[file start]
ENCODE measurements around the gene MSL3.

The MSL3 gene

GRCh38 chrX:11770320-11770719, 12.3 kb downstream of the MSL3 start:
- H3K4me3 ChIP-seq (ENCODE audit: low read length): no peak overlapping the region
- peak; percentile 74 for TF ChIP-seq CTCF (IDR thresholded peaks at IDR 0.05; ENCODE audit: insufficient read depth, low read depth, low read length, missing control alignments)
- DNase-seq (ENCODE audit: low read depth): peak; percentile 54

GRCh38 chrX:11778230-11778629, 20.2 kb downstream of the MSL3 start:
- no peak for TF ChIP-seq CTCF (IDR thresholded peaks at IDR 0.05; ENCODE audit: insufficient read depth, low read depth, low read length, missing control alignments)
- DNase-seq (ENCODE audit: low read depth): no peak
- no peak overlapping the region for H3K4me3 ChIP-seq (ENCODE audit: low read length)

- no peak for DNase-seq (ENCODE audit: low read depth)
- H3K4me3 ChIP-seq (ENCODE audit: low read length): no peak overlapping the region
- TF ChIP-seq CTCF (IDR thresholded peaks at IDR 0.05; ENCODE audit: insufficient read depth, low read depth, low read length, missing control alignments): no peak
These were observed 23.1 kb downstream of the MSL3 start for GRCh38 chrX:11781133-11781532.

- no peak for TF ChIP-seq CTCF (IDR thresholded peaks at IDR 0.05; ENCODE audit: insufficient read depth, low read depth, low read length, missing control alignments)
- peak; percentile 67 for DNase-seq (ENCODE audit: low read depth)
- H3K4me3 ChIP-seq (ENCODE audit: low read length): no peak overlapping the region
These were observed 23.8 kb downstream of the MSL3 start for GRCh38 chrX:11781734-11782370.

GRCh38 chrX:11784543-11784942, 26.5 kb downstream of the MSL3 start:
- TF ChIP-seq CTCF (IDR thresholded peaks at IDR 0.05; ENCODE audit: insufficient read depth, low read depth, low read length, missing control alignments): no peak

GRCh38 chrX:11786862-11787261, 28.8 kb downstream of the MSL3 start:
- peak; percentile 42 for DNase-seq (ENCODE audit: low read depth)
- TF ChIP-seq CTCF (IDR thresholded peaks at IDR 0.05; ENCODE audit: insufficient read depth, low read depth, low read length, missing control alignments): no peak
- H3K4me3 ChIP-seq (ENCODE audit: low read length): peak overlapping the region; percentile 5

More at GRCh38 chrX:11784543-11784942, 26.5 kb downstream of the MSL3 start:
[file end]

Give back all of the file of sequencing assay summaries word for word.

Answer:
ENCODE measurements around the gene MSL3.

The MSL3 gene

GRCh38 chrX:11770320-11770719, 12.3 kb downstream of the MSL3 start:
- H3K4me3 ChIP-seq (ENCODE audit: low read length): no peak overlapping the region
- peak; percentile 74 for TF ChIP-seq CTCF (IDR thresholded peaks at IDR 0.05; ENCODE audit: insufficient read depth, low read depth, low read length, missing control alignments)
- DNase-seq (ENCODE audit: low read depth): peak; percentile 54

GRCh38 chrX:11778230-11778629, 20.2 kb downstream of the MSL3 start:
- no peak for TF ChIP-seq CTCF (IDR thresholded peaks at IDR 0.05; ENCODE audit: insufficient read depth, low read depth, low read length, missing control alignments)
- DNase-seq (ENCODE audit: low read depth): no peak
- no peak overlapping the region for H3K4me3 ChIP-seq (ENCODE audit: low read length)

- no peak for DNase-seq (ENCODE audit: low read depth)
- H3K4me3 ChIP-seq (ENCODE audit: low read length): no peak overlapping the region
- TF ChIP-seq CTCF (IDR thresholded peaks at IDR 0.05; ENCODE audit: insufficient read depth, low read depth, low read length, missing control alignments): no peak
These were observed 23.1 kb downstream of the MSL3 start for GRCh38 chrX:11781133-11781532.

- no peak for TF ChIP-seq CTCF (IDR thresholded peaks at IDR 0.05; ENCODE audit: insufficient read depth, low read depth, low read length, missing control alignments)
- peak; percentile 67 for DNase-seq (ENCODE audit: low read depth)
- H3K4me3 ChIP-seq (ENCODE audit: low read length): no peak overlapping the region
These were observed 23.8 kb downstream of the MSL3 start for GRCh38 chrX:11781734-11782370.

GRCh38 chrX:11784543-11784942, 26.5 kb downstream of the MSL3 start:
- TF ChIP-seq CTCF (IDR thresholded peaks at IDR 0.05; ENCODE audit: insufficient read depth, low read depth, low read length, missing control alignments): no peak

GRCh38 chrX:11786862-11787261, 28.8 kb downstream of the MSL3 start:
- peak; percentile 42 for DNase-seq (ENCODE audit: low read depth)
- TF ChIP-seq CTCF (IDR thresholded peaks at IDR 0.05; ENCODE audit: insufficient read depth, low read depth, low read length, missing control alignments): no peak
- H3K4me3 ChIP-seq (ENCODE audit: low read length): peak overlapping the region; percentile 5

More at GRCh38 chrX:11784543-11784942, 26.5 kb downstream of the MSL3 start: